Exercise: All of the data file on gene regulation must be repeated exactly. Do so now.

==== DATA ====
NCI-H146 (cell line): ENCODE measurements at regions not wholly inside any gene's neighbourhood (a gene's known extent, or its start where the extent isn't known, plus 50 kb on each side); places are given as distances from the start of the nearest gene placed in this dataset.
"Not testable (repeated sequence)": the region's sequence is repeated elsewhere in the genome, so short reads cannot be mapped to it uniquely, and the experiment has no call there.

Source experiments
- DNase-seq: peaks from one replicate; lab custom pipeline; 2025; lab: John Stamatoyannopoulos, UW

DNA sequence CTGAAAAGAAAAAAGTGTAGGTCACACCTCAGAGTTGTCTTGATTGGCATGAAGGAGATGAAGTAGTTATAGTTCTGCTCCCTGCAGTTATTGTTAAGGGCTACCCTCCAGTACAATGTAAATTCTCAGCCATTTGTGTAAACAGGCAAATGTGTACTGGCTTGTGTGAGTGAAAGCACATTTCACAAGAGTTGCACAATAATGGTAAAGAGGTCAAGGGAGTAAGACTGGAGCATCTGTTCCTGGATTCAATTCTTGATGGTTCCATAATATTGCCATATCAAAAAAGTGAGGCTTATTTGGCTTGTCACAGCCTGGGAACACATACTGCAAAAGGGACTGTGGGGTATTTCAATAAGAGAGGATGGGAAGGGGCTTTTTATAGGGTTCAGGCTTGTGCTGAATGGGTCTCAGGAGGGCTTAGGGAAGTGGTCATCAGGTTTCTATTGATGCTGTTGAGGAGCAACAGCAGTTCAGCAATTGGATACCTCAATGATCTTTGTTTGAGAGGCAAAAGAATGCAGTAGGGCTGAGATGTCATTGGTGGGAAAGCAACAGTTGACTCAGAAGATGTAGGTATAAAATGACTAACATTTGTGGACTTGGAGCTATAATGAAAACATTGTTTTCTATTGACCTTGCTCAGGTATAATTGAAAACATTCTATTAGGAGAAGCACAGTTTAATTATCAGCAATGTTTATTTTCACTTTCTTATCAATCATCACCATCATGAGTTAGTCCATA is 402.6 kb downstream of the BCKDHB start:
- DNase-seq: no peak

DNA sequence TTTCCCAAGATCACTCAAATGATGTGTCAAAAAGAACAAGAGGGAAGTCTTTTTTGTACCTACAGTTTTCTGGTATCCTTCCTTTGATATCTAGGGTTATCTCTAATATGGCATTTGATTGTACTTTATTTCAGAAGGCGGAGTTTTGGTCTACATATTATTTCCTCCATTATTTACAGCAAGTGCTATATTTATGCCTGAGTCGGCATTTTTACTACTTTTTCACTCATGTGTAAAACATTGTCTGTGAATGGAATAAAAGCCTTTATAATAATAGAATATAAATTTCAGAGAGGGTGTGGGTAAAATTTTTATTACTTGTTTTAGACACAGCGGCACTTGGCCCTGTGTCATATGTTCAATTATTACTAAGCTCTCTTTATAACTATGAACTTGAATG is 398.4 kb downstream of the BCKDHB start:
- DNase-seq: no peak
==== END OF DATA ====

NCI-H146 (cell line): ENCODE measurements at regions not wholly inside any gene's neighbourhood (a gene's known extent, or its start where the extent isn't known, plus 50 kb on each side); places are given as distances from the start of the nearest gene placed in this dataset.
"Not testable (repeated sequence)": the region's sequence is repeated elsewhere in the genome, so short reads cannot be mapped to it uniquely, and the experiment has no call there.

Source experiments
- DNase-seq: peaks from one replicate; lab custom pipeline; 2025; lab: John Stamatoyannopoulos, UW

DNA sequence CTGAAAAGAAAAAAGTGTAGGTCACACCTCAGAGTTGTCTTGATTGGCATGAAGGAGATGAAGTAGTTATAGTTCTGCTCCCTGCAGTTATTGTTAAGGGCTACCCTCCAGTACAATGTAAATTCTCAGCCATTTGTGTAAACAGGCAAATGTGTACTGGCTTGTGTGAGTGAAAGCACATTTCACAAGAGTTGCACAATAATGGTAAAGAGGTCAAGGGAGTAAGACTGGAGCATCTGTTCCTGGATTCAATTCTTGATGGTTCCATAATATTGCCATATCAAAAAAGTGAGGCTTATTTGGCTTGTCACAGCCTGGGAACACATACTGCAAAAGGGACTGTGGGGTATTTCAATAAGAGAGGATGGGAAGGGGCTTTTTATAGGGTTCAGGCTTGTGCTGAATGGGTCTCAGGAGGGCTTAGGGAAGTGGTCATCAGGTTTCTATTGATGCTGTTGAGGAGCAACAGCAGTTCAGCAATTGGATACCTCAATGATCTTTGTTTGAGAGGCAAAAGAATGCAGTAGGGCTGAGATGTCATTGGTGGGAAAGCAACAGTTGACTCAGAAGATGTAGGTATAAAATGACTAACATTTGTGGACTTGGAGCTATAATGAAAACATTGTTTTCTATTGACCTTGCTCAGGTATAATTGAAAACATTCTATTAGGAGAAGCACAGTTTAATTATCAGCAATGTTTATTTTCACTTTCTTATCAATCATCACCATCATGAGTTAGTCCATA is 402.6 kb downstream of the BCKDHB start:
- DNase-seq: no peak

DNA sequence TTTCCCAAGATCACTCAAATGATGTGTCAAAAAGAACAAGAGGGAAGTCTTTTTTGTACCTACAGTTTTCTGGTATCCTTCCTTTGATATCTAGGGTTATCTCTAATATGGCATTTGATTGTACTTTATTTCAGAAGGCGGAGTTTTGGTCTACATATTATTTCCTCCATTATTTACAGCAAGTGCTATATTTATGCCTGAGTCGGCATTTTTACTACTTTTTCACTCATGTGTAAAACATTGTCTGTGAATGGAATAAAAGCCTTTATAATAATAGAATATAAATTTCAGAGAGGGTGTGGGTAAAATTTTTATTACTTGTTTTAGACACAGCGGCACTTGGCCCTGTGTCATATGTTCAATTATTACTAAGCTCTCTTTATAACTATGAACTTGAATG is 398.4 kb downstream of the BCKDHB start:
- DNase-seq: no peak